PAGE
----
This is the TDMST Weekly Round-Up of news affecting professional truck drivers, written by Vicki Simons for the week ending April 20, 2019.
We welcome your comments, thoughts and feedback on the items of your choice below.
1. Regarding fuel efficiency and tire rolling resistance:
In an April 15, 2019, article, we read:
Tire rolling resistance is the third biggest factor affecting a vehicle’s fuel economy behind engine inefficiencies and aerodynamic drag, and fuel costs represent many fleets’ highest non-payroll operating expense. Rolling resistance from tires accounts for approximately one-third of fuel costs.
Among the topics discussed in the article are:
- tire inflation;
- tire tread (and tread blocks);
- low rolling resistance (LRR) tires;
- tire lifespan;
- tire content; and
- wheel positions using LRR tires.
2. Regarding HazMat loads in a tunnel:
The DOT in Colorado is going to “study the feasibility of allowing hazmat loads to travel through the Eisenhower Tunnel on I-70”, according to an April 15, 2019, article.
Another article about this is here.
I think this is a bad idea.
Just one HazMat spill or accident inside the tunnel could lead to disastrous — and possibly long-lasting problems.
Although the movie Atomic Train was purely fictitious, it points out how a number of problems compounded into a disaster.
(The link to the movie shown above is on Amazon.com, with whom we have an affiliate relationship.)
3. Regarding trucker fines for driving on non-truck routes:
Large commercial vehicles are already banned from driving on the Merritt Parkway and Wilbur Cross Parkway in Connecticut.
However, the state House of Representatives recently approved a bill that would assess a trucker or bus driver who “accidentally strays” onto the roads a fine of $500.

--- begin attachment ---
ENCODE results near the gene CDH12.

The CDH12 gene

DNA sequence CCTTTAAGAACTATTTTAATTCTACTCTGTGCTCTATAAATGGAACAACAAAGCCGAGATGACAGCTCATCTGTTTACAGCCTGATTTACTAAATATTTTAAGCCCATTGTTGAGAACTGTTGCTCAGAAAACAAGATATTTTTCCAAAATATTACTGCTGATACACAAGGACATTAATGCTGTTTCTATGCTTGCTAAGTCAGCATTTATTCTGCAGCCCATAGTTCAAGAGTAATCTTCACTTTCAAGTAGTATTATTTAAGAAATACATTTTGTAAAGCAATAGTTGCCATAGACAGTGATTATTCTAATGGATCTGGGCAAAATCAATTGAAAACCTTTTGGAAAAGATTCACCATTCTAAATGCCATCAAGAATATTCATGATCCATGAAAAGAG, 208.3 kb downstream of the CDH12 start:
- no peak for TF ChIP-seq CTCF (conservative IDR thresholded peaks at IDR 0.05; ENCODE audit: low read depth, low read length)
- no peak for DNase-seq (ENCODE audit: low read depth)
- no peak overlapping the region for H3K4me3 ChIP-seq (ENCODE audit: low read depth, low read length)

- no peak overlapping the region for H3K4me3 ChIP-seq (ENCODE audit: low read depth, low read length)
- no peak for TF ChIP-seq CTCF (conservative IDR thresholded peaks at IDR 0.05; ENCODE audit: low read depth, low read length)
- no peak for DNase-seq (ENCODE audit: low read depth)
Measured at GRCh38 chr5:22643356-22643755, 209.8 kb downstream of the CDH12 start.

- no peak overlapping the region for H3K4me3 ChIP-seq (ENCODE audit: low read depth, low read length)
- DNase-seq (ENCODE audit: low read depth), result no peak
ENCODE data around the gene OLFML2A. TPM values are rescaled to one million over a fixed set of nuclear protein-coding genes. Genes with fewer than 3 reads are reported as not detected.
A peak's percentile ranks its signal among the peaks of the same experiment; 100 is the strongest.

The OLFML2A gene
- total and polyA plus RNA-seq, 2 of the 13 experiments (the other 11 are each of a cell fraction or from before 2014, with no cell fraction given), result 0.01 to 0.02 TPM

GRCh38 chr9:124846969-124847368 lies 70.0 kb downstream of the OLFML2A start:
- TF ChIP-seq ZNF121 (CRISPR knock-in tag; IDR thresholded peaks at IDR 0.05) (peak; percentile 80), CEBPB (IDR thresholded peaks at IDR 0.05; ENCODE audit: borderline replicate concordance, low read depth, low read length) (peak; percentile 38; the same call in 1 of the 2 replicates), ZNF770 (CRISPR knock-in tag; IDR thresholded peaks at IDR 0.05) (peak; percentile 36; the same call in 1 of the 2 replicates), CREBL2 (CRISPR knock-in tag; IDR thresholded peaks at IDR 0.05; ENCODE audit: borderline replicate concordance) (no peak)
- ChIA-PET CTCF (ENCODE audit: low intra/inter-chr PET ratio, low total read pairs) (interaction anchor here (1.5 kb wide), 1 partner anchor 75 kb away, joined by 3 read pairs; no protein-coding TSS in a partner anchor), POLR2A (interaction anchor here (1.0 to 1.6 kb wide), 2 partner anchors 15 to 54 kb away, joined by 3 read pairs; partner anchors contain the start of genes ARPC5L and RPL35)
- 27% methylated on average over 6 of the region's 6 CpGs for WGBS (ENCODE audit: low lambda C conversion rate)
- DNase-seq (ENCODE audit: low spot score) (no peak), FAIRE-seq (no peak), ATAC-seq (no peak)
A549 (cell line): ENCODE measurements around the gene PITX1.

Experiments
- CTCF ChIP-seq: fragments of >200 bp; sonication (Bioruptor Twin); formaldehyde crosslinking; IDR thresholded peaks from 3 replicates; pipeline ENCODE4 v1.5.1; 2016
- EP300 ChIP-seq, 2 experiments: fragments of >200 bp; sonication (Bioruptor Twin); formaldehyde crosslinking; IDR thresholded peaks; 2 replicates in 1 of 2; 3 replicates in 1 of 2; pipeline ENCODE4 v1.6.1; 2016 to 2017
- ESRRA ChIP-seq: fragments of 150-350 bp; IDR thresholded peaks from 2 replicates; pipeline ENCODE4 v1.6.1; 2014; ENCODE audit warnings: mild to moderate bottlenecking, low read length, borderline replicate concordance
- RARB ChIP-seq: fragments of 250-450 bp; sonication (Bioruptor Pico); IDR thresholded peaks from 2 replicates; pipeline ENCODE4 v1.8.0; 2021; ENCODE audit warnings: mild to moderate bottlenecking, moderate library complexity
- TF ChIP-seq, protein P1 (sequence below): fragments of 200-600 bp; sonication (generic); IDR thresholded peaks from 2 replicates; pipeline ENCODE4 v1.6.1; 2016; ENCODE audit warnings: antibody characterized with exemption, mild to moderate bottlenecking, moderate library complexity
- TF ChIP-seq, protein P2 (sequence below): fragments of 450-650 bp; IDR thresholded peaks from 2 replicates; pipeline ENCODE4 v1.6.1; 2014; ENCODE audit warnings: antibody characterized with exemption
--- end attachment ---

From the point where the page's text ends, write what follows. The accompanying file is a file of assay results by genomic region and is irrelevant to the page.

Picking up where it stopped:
It is ultra-important to route your Commercial Motor Vehicle (CMV) on approved truck routes only.
Non-CMV GPS routing systems lack both low clearance information and truck routing, both of which truckers need.
We recommend that truckers obtain and learn how to use a Motor Carriers or truckers atlas.
4. Regarding trucker fines for speeding in work zones:
An April 17, 2019, article states, “Transportation authorities in Pennsylvania will start using camera technology to automatically detect and ticket drivers who speed in work zones.”
Remember to slow down in work zones no matter which state you’re in.
5. Regarding “move over” laws:
In case you’re not aware of it, some states have a “move over” law — also called “Scott’s Law” — which requires vehicles to move one lane to the left when an emergency vehicle is parked in the breakdown lane.
According to an April 16, 2019, article, three state troopers in Illinois have been “killed during traffic stops so far this year”.
For this reason, law enforcement agencies within the state are utilizing drone technology to pull over “drivers who fail to move over for emergency vehicles.”
A video embedded in the article shows how police individually went after a big truck and a passenger vehicle, drivers of which failed to move over — and had room to do so.
The article did not specify the size of the fine for violating Scott’s Law is — or what would happen if there is so much traffic on a road that a trucker literally can’t move over.
We read in an April 13, 2019, article that “The truck driver [whom] police say is responsible for the death of an Illinois state trooper has been arrested and charged with multiple crimes.”
Recall that part of the Smith System is “Leave Yourself an Out”.
Because of the size and momentum of their vehicles, professional truck drivers need to look ahead much farther than the typical passenger vehicle driver does.
Give yourself as much time as you can to prepare to move over for emergency vehicles.
Furthermore, it is a good idea to practice courtesy and safely move over whenever anyone has pulled over on the shoulder or the breakdown lane, no matter what the reason.
6. Regarding underride guards:
Although an article on OverdriveOnline.com states the opposite, an April 16, 2019, article states: